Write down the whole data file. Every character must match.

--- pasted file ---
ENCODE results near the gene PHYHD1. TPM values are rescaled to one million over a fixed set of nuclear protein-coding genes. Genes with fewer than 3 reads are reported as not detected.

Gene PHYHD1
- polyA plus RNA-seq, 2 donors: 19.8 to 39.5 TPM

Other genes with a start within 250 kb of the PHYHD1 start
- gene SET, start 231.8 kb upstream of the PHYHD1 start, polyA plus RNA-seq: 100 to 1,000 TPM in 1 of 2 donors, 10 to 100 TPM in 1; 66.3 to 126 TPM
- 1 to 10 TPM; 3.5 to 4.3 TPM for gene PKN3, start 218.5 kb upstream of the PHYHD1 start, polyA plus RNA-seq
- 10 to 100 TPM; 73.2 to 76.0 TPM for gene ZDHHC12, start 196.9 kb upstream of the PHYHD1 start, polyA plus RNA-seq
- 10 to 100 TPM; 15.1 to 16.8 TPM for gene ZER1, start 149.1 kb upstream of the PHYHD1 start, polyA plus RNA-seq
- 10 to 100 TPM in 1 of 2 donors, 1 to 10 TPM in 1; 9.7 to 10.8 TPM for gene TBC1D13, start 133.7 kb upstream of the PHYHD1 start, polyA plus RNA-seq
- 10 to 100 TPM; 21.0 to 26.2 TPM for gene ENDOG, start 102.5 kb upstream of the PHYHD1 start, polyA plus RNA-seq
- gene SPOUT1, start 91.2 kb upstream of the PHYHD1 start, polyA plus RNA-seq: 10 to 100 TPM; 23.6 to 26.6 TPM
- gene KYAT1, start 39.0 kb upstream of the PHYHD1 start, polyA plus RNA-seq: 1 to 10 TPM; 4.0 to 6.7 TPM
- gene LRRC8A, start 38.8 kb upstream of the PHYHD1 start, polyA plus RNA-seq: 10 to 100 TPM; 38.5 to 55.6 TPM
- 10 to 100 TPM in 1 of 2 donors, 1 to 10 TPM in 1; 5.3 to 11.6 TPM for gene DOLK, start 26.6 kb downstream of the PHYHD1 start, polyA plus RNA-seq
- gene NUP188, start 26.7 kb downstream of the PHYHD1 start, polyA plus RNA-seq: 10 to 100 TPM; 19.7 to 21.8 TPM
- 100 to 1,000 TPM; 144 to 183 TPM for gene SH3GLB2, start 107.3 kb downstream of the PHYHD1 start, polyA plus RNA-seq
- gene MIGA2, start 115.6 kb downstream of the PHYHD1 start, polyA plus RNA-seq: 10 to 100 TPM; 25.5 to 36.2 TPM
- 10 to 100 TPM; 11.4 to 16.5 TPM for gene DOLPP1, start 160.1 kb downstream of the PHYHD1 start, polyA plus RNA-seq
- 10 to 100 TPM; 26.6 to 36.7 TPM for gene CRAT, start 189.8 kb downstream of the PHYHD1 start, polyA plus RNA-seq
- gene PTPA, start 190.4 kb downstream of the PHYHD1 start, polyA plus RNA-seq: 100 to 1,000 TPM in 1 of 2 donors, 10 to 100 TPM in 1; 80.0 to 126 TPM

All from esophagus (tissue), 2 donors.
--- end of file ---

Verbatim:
ENCODE results near the gene PHYHD1. TPM values are rescaled to one million over a fixed set of nuclear protein-coding genes. Genes with fewer than 3 reads are reported as not detected.

Gene PHYHD1
- polyA plus RNA-seq, 2 donors: 19.8 to 39.5 TPM

Other genes with a start within 250 kb of the PHYHD1 start
- gene SET, start 231.8 kb upstream of the PHYHD1 start, polyA plus RNA-seq: 100 to 1,000 TPM in 1 of 2 donors, 10 to 100 TPM in 1; 66.3 to 126 TPM
- 1 to 10 TPM; 3.5 to 4.3 TPM for gene PKN3, start 218.5 kb upstream of the PHYHD1 start, polyA plus RNA-seq
- 10 to 100 TPM; 73.2 to 76.0 TPM for gene ZDHHC12, start 196.9 kb upstream of the PHYHD1 start, polyA plus RNA-seq
- 10 to 100 TPM; 15.1 to 16.8 TPM for gene ZER1, start 149.1 kb upstream of the PHYHD1 start, polyA plus RNA-seq
- 10 to 100 TPM in 1 of 2 donors, 1 to 10 TPM in 1; 9.7 to 10.8 TPM for gene TBC1D13, start 133.7 kb upstream of the PHYHD1 start, polyA plus RNA-seq
- 10 to 100 TPM; 21.0 to 26.2 TPM for gene ENDOG, start 102.5 kb upstream of the PHYHD1 start, polyA plus RNA-seq
- gene SPOUT1, start 91.2 kb upstream of the PHYHD1 start, polyA plus RNA-seq: 10 to 100 TPM; 23.6 to 26.6 TPM
- gene KYAT1, start 39.0 kb upstream of the PHYHD1 start, polyA plus RNA-seq: 1 to 10 TPM; 4.0 to 6.7 TPM
- gene LRRC8A, start 38.8 kb upstream of the PHYHD1 start, polyA plus RNA-seq: 10 to 100 TPM; 38.5 to 55.6 TPM
- 10 to 100 TPM in 1 of 2 donors, 1 to 10 TPM in 1; 5.3 to 11.6 TPM for gene DOLK, start 26.6 kb downstream of the PHYHD1 start, polyA plus RNA-seq
- gene NUP188, start 26.7 kb downstream of the PHYHD1 start, polyA plus RNA-seq: 10 to 100 TPM; 19.7 to 21.8 TPM
- 100 to 1,000 TPM; 144 to 183 TPM for gene SH3GLB2, start 107.3 kb downstream of the PHYHD1 start, polyA plus RNA-seq
- gene MIGA2, start 115.6 kb downstream of the PHYHD1 start, polyA plus RNA-seq: 10 to 100 TPM; 25.5 to 36.2 TPM
- 10 to 100 TPM; 11.4 to 16.5 TPM for gene DOLPP1, start 160.1 kb downstream of the PHYHD1 start, polyA plus RNA-seq
- 10 to 100 TPM; 26.6 to 36.7 TPM for gene CRAT, start 189.8 kb downstream of the PHYHD1 start, polyA plus RNA-seq
- gene PTPA, start 190.4 kb downstream of the PHYHD1 start, polyA plus RNA-seq: 100 to 1,000 TPM in 1 of 2 donors, 10 to 100 TPM in 1; 80.0 to 126 TPM

All from esophagus (tissue), 2 donors.